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Amazon’s incredibly popular Lost Ark MMO is ‘at capacity’ in central Europe

Amazon’s incredibly popular Lost Ark MMO is ‘at capacity’ in central Europe


The developers quickly added a new Europe West server

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First Final Fantasy XIV, now Lost Ark.
First Final Fantasy XIV, now Lost Ark.
Image: Smilegate

The free-to-play MMO Lost Ark has had a huge debut in the West, hitting the second-most concurrent players in Steam history just 24 hours after its February 11th release. Unfortunately, that popularity has meant that players in Europe have had to wait in long queues to play, though developer Smilegate and the game’s Western publisher, Amazon Games, are working to try and fix things.

The long queues were an issue for the Europe Central server soon after launch, and the developers quickly promised to implement a new Europe West server to give players another place to play. While that Europe West server is now active, “the Europe Central region is at capacity and unfortunately there is no way to increase the number of players per world in Europe Central,” according to a post from the developers on the Lost Ark forums. “Adding more servers is not possible based on the complexity of all the systems that need to work together.”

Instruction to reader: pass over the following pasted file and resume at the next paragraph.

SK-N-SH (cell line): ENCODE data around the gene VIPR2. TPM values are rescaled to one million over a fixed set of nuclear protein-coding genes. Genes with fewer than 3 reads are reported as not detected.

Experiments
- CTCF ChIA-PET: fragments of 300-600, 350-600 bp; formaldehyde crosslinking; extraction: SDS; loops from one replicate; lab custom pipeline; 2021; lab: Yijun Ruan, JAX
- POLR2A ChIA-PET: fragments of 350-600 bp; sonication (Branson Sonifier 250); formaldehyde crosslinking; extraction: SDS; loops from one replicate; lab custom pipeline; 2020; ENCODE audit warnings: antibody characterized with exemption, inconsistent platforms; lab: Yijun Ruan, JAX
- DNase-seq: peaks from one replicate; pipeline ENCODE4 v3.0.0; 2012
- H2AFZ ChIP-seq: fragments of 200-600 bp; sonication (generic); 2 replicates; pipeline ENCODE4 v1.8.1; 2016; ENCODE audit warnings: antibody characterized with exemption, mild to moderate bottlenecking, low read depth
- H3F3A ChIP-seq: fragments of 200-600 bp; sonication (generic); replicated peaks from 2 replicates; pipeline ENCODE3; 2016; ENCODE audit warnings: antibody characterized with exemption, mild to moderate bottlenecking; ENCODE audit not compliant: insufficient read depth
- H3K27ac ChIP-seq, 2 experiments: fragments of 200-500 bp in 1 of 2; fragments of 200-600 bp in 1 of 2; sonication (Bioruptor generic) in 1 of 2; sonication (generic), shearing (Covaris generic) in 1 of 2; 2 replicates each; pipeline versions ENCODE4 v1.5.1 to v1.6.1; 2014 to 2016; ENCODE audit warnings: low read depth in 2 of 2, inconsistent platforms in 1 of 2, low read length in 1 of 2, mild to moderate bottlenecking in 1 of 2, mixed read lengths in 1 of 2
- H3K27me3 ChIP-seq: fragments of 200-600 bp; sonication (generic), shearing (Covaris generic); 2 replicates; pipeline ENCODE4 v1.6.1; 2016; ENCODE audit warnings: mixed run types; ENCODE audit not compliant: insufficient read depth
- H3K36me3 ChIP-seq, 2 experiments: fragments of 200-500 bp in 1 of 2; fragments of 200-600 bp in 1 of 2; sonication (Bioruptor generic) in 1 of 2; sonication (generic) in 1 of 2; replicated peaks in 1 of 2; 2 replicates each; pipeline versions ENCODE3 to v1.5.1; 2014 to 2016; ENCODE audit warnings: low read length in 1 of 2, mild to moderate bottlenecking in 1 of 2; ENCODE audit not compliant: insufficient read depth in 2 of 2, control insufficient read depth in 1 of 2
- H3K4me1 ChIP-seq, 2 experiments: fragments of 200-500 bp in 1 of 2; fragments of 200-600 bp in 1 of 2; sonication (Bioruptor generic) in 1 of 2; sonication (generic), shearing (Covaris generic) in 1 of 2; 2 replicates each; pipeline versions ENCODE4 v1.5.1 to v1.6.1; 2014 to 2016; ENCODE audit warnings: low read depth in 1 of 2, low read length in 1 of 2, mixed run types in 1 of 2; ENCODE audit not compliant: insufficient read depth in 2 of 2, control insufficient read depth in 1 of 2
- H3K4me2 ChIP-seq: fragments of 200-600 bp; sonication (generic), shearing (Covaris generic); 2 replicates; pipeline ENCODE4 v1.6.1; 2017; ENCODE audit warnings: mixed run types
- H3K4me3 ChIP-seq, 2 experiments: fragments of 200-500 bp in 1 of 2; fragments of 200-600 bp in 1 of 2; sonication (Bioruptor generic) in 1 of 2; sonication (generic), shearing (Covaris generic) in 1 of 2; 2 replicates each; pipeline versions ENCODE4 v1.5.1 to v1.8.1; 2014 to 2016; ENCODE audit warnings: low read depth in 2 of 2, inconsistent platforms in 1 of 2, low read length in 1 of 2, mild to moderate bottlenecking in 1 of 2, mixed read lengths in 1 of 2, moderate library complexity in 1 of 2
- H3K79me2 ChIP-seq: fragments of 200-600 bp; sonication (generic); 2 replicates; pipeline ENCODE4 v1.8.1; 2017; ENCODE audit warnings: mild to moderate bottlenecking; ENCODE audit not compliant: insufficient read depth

Unfortunately, players in the West aren’t able to transfer to another server

Players in the West aren’t able to transfer to another server, though, so those who have invested significant time in Europe Central can’t bring their progress to Europe West. A server transfer feature has launched in Korea, where the game first debuted in 2019, but it “just rolled out” in the region and “ does not support cross region functionality,” meaning that it is “not a viable option at this point for the western version.”

However, the new Europe West server has helped offset the player load, according to a statement Amazon spokesperson Rebecca Rodriguez sent to The Verge. “Since opening four days ago, the new “Europe West Region” data center now houses just under 20 percent of our European players and is growing every day. We know queue times are very frustrating for our players, and we are encouraged to see this new data center has already reduced peak queues by 48 percent. We’re monitoring this number closely while continuously working to further improve queue times.”

Despite the early issues, Lost Ark has remained quite popular. As of Monday afternoon, it had more than 1 million concurrent players, according to Valve’s stats page for Steam. It’s just the latest MMO to run into server capacity issues of late — Final Fantasy XIV had to turn stop offering its free trial after the launch of the Endwalker expansion in December, though that free trial will be available again on February 22nd.

Update February 22nd, 12:19PM ET: Added statement from Amazon.